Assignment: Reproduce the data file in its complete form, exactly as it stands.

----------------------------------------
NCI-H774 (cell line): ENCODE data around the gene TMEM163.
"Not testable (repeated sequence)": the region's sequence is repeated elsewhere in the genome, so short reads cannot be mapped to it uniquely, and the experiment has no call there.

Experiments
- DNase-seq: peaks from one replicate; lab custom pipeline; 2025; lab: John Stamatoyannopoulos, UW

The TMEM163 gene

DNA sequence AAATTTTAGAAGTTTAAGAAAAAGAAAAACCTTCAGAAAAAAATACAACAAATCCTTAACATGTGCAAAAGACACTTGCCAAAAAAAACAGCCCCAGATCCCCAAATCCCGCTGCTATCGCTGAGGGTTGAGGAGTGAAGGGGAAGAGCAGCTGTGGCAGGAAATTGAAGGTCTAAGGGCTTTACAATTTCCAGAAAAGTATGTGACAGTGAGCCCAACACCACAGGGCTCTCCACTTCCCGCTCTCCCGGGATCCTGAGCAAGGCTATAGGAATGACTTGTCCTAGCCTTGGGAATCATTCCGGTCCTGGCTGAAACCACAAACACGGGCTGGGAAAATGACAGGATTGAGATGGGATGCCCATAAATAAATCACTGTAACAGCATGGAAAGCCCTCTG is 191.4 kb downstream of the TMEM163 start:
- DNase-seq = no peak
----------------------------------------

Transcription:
NCI-H774 (cell line): ENCODE data around the gene TMEM163.
"Not testable (repeated sequence)": the region's sequence is repeated elsewhere in the genome, so short reads cannot be mapped to it uniquely, and the experiment has no call there.

Experiments
- DNase-seq: peaks from one replicate; lab custom pipeline; 2025; lab: John Stamatoyannopoulos, UW

The TMEM163 gene

DNA sequence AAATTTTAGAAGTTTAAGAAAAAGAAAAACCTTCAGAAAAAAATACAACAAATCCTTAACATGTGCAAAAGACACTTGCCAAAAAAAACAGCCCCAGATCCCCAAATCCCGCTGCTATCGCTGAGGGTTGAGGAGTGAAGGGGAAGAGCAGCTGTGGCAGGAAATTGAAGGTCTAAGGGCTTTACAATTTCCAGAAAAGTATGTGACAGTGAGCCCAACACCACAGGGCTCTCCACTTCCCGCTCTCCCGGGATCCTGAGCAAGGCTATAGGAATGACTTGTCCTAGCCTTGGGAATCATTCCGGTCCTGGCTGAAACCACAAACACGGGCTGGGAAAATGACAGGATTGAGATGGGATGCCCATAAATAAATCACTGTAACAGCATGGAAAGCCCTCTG is 191.4 kb downstream of the TMEM163 start:
- DNase-seq = no peak